LG’s best sound bar packs some mean capabilities in a slim body, like Dolby Atmos 5.1.2 decoding and hi-res audio streaming. It looks great on paper but how does it stack up in everyday use? Read on to find out!
Build Quality and Design
The SJ9 sports a rigid blend polycarbonates and metal befitting its role as LG’s top sound bar. It would look right under a 55” TV since it measures just 48” across and about 6” deep. Arrayed to deliver 5.1.2 Dolby Atmos audio, three of the drivers face the front and two faces upwards for height effects.
There’s also a bright LED display and an IR sensor for the remote control behind its speaker grill. In an effort to keep things looking posh the control buttons are kept hidden away at the back of the sound bar.
The wireless subwoofer is an elegant black cube with an acoustically transparent cloth. Together, both sound bar and subwoofer looked elegant and discreet in my living room.
The SJ9 also comes with a small plastic remote with rubber buttons. It isn’t anything posh but it is definitely practical. The controls are also laid out spaciously enough and clearly labelled. No real complaints there.
Slight downside here – the bar does measure about 3” tall and my Sony TV’s IR sensor got slightly blocked from the front. One workaround is to raise the TV slightly higher so that the sensor can be exposed.
The SJ9 comes with features you’d normally expect in top-line sound bars these days. 4K video pass-through (over HDMI), Bluetooth, and music streaming over WiFi using the LG Music Flow Player app (iOS/Android). The SJ9 could also serve as one node in a network of WiFi connected LG speakers for that multi-room audio experience everyone loves nowadays.
Supported WiFi music streaming services include Deezer, Spotify Connect and TuneIn Radio, but the SJ9 can stream from your NAS server too, if all your music is stored there.
Popular music file types like MP3 and even hi-res ones like .wma and .flac are supported here, among others. This makes the SJ9 a highly capable music streamer, despite lacking Airplay and having just a few music services under its belt.
Hard-wire ports like HDMI (ARC / Audio Return Channel) and Optical In can be accessed from the back, which is beneficial for owners of new UHD TVS and old HDTVs alike. I will recommend using the HDMI ports because that’s the only way you can get the Dolby Atmos codec to the sound bar.
As with the SJ7 (read review here) the SJ9 comes with various sound modes that enhance your audio in specific ways. The modes that I found useful were ‘Movie’ and ‘ASC’ or Adaptive Sound Control. ‘Movie’ mod for movies (duh) gave me enhanced height and spatial effects without sounding too artificial or dispersing the dialogue. What ‘ASC’ did for me was to balance my audio’s EQ regardless of what I’m playing, which works well for me as I enjoy a wide variety of music. However, I would normally leave the sound bar in ‘Standard’ mode. It’s honestly quite good enough at its default settings.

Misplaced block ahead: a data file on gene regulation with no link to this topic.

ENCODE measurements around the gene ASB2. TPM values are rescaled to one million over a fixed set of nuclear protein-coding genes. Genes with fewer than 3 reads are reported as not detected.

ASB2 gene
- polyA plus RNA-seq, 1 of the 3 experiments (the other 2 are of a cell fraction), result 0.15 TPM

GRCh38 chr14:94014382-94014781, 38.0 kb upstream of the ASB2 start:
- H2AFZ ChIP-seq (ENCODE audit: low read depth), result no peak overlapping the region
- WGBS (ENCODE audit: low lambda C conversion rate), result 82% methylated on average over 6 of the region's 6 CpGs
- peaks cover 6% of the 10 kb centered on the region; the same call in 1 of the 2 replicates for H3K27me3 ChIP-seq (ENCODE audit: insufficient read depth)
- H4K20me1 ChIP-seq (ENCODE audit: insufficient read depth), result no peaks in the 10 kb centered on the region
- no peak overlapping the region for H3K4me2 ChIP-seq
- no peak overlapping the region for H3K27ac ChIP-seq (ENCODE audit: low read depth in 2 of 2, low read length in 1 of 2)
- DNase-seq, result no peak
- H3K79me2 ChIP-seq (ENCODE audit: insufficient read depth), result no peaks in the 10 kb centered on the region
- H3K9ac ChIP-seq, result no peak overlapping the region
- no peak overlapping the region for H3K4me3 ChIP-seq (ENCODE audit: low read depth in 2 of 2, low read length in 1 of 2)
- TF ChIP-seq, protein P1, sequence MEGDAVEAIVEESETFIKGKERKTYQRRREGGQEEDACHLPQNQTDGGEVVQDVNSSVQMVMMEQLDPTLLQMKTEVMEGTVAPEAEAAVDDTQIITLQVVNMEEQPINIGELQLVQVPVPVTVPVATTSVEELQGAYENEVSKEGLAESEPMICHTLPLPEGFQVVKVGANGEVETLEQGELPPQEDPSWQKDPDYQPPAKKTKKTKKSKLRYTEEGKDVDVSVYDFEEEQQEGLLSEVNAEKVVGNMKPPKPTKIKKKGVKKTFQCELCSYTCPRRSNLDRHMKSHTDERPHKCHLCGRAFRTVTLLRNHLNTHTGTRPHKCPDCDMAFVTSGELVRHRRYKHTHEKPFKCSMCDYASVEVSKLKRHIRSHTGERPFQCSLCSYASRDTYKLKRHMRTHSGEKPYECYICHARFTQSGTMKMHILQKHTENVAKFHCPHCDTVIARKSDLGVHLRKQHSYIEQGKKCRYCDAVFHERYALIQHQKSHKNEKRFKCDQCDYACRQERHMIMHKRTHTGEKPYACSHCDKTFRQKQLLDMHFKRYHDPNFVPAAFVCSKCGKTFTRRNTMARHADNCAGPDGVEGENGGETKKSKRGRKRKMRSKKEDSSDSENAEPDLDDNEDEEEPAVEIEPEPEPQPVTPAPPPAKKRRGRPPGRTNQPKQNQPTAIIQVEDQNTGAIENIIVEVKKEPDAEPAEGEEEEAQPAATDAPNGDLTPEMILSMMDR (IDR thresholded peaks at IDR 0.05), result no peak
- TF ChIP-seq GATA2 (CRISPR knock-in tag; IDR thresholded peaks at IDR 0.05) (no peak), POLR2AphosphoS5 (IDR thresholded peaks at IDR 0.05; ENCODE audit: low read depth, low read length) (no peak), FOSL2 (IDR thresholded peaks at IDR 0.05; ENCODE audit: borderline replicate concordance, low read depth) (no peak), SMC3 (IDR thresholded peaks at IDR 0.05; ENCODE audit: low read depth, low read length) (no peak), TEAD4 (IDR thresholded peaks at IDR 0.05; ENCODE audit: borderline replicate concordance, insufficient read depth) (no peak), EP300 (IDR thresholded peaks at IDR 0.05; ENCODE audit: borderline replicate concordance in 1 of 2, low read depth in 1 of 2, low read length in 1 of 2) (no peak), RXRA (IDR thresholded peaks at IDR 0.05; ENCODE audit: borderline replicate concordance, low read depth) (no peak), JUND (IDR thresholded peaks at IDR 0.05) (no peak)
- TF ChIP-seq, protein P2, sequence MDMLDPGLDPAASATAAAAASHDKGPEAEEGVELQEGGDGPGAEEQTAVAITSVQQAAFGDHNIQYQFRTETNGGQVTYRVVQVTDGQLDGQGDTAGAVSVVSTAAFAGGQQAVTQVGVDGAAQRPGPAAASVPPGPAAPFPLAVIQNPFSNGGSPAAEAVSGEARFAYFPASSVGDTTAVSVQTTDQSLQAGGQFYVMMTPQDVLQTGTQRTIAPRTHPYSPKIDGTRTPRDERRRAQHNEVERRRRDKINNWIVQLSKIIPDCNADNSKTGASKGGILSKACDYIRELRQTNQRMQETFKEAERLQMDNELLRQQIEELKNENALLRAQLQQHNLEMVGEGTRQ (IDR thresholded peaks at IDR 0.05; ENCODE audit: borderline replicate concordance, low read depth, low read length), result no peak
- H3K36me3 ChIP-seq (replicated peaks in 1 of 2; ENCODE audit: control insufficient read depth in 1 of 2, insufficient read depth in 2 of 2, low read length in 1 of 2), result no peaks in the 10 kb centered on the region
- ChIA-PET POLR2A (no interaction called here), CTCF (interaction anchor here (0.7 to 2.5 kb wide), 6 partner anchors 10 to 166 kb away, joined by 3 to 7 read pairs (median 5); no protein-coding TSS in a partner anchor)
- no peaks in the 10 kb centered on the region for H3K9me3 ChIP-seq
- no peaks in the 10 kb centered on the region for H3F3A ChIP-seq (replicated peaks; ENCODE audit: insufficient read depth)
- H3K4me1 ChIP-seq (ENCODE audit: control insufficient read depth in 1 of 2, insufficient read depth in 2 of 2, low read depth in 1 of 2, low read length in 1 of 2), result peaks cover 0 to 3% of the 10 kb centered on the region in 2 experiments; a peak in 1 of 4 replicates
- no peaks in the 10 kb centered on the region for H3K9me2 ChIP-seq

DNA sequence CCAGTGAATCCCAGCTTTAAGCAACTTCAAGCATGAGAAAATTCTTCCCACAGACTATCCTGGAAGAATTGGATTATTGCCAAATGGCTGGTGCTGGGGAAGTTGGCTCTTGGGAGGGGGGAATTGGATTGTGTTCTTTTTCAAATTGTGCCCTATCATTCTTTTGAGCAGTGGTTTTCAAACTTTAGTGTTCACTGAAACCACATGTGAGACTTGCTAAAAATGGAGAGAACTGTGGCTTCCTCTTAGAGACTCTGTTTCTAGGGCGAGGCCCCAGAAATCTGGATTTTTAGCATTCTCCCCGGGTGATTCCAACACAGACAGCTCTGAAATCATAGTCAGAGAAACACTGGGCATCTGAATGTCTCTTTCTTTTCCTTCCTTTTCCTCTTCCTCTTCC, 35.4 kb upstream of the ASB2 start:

Putting it in ‘Movie’ mode the SJ9 up-processes movie audio and makes it sound more open and spacious. But even without any sort of enhancements, the SJ9 is a satisfying treat to listen to! Watching action movies and TV programs like Game of Thrones, the SJ9 never sounded boxy nor over-processed. The subwoofer did a mighty fine job filling my living room with atmospheric rumble whenever the situation calls for it, almost like what you’d get in a cinema. It also sounder louder and cleaner than your average S$500 sound bar.
But does it sound anything like Dolby Atmos? Hardly.
While I’m convinced of its ability to reproduce atmospheric effects, what it didn’t quite do right was its lack of virtual surround. Despite its ‘Dolby Atmos’ moniker, much of the audio felt like it was wrapping the area around the TV instead. It appeared that the system was able to decode Atmos 5.1.2 audio but could only achieve surround sound with a couple more speakers at the back. (To do that, you could purchase any LG Music Flow speaker and pair them with the SJ9.)
If you binge on Netflix every Saturday and you need to get a more cinematic feel, this is one sound bar you shouldn’t overlook. The SJ9 doubles as a solid performer for music, sounding detailed and spacious with great stereo and sound staging effects for a sound bar. However its subwoofer didn’t hit as tightly or as low as I would like, and maxing out its bass and subwoofer volume only improved it slightly. Despite its average bass response, the SJ9 sounded decent enough to enjoy.
Even without all a wide variety of music services (like offered with Sonos), the SJ9 is a powerful streamer with high-quality Bluetooth and reliable DLNA streaming. Connecting my phone to the sound bar was fuss-free and there weren’t any AV Syncing issues when watching videos. Signal drops were absent as long as my phone remained within my 320sqf living room.
Streaming from my NAS server was a breeze too. The Music Flow Player app made it easy to navigate my flac and mp3 music files. On the flip-side, the app doesn’t catalogue my music like Sonos does, so I had to manually tap through my folders to get to the songs I want. To make things easier, the Music Flow Player builds a list of previously played tracks so that it’s easier to get to your favourite songs later.
The LG SJ9 retails for S$1,288, a price that matches its top-line status yet still more affordable than popular bars from Sonos and Bose. (They cost twice as much with a subwoofer!) The SJ9 won’t deliver a full Dolby Atmos experience by itself, but its price is justified by it’s cinematic audio performance and essential streaming features. Definitely will include this in my list of great performers for the money!